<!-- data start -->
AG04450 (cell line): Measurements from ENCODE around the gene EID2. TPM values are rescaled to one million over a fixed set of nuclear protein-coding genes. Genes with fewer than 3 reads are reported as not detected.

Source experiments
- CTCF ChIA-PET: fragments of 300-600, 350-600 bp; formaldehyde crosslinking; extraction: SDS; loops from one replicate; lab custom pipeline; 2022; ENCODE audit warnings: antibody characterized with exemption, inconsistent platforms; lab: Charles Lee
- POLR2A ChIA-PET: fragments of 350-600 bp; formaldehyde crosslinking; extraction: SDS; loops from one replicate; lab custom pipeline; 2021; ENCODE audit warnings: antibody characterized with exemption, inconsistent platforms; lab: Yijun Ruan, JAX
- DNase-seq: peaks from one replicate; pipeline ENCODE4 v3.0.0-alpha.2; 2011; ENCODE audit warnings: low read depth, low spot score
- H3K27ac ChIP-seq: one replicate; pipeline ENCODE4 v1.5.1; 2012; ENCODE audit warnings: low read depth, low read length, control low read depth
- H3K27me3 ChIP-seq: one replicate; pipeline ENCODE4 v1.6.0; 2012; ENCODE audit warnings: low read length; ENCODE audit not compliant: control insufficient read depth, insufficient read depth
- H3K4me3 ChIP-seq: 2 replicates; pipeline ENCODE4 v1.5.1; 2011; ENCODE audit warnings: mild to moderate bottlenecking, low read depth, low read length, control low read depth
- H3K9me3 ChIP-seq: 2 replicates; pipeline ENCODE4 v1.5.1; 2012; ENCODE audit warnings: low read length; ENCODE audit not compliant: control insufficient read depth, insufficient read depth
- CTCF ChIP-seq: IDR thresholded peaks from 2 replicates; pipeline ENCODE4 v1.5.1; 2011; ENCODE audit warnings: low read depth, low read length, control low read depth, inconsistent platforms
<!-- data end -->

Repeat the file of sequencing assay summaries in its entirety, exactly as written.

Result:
AG04450 (cell line): Measurements from ENCODE around the gene EID2. TPM values are rescaled to one million over a fixed set of nuclear protein-coding genes. Genes with fewer than 3 reads are reported as not detected.

Source experiments
- CTCF ChIA-PET: fragments of 300-600, 350-600 bp; formaldehyde crosslinking; extraction: SDS; loops from one replicate; lab custom pipeline; 2022; ENCODE audit warnings: antibody characterized with exemption, inconsistent platforms; lab: Charles Lee
- POLR2A ChIA-PET: fragments of 350-600 bp; formaldehyde crosslinking; extraction: SDS; loops from one replicate; lab custom pipeline; 2021; ENCODE audit warnings: antibody characterized with exemption, inconsistent platforms; lab: Yijun Ruan, JAX
- DNase-seq: peaks from one replicate; pipeline ENCODE4 v3.0.0-alpha.2; 2011; ENCODE audit warnings: low read depth, low spot score
- H3K27ac ChIP-seq: one replicate; pipeline ENCODE4 v1.5.1; 2012; ENCODE audit warnings: low read depth, low read length, control low read depth
- H3K27me3 ChIP-seq: one replicate; pipeline ENCODE4 v1.6.0; 2012; ENCODE audit warnings: low read length; ENCODE audit not compliant: control insufficient read depth, insufficient read depth
- H3K4me3 ChIP-seq: 2 replicates; pipeline ENCODE4 v1.5.1; 2011; ENCODE audit warnings: mild to moderate bottlenecking, low read depth, low read length, control low read depth
- H3K9me3 ChIP-seq: 2 replicates; pipeline ENCODE4 v1.5.1; 2012; ENCODE audit warnings: low read length; ENCODE audit not compliant: control insufficient read depth, insufficient read depth
- CTCF ChIP-seq: IDR thresholded peaks from 2 replicates; pipeline ENCODE4 v1.5.1; 2011; ENCODE audit warnings: low read depth, low read length, control low read depth, inconsistent platforms